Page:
Mine was this spinning sparkling thing that could only be reached by a ladder (in my case a steel staircase ladder like you use to deplane), and the ladder stablized the cube and made it stop spinning. 

The ladder are friends.
For the sake of those who might want to finish the image, the dessert is the landscape of your life, the storm is trouble, the flowers are your children and the horse is your beloved.

Going back to my own image, friends keep me from being dizzy, they focus me, they stablize me. I had allowed blogging to substitute for friends, allowing me to spin.  So that's why I'm taking this hiatus.  Nothing tragic. Nothing crazy. Nothing earth shattering. Just hoping to do some more internal spring cleaning, to get rid of the piles of clutter that have gathered since the last time I dusted in here.

Now, what did I do this week?

1) I cleaned out a bedroom...even under the beds.

2) stopped blogging temporarily.

3) was accepted to pitch Helen at a writer's conference at the end of the month! (Exciting).

4) returned to making a daily list of things to just helps me every time I do it.

5) did my daughter's hair with the flat iron. My sister will be so proud. My idea of hair styling is a pony tail.

6) Thank you for the well wishes and prayers for my uncle. He is doing much better.  Thank you!

7) Took the bikes to be repaired this weekend (six of them!) and they'll be back the 3rd of April.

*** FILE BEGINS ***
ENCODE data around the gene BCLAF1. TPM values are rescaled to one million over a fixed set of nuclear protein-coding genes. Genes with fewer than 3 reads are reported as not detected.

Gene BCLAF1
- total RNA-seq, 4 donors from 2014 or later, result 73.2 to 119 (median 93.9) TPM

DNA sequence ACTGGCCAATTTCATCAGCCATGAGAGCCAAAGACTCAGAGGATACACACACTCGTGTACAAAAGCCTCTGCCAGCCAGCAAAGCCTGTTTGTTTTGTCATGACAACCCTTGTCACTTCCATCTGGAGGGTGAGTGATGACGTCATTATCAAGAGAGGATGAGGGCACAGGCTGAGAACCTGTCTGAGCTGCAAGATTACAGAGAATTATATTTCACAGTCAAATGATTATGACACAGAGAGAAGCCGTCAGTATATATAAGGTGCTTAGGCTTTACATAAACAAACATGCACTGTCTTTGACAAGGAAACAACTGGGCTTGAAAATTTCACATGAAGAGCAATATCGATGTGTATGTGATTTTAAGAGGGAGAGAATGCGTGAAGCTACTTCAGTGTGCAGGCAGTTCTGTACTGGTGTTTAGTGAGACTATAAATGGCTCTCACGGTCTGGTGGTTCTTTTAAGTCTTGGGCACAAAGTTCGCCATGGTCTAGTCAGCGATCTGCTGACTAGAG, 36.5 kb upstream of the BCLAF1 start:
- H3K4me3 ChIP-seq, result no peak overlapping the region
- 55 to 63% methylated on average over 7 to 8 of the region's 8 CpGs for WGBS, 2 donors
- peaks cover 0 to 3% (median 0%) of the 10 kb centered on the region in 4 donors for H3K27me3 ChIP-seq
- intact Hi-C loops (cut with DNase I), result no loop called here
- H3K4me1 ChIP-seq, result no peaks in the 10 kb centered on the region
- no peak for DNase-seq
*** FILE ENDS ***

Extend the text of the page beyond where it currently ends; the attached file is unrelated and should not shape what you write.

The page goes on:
Now it's your turn.

Monday, March 12, 2012

Until Easter

Taking a brief break from blogging. I'll still do Small Success Thursdays, but there's just too much going on right now that requires all of my attention.  I'd considered giving up blogging for Lent and it seems, life will ensure it by being simply more than will allow for good writing.  So I'll still be around, answer email, and work on Helen, but the blog will be allowed to take a break until Easter other than for Small Success Thursday.  Thanks for understanding. So I guess I'm giving up Chocolate for Lent. :)

Thursday, March 8, 2012

International Down Syndrome Coalition for Life WDSD March 21, 2012

The only thing I would add, is "Thank you" for all you taught and keep teaching me and darn it, now I'm going to like this Phil Collins song.  Ahhhhh!

P.S. I'm in it midway, "He will steal your heart."

Wednesday, March 7, 2012

Small Success Thursday

Where do the weeks go? It seems like it is almost always Thursday.

Today we celebrate little things done with great love.
This week was insane. 

Friday we got hair cuts. 
Saturday we had to take one daughter to a speech contest. 
Sunday we had to serve 8:30 mass and help the kiddos to get through to homework.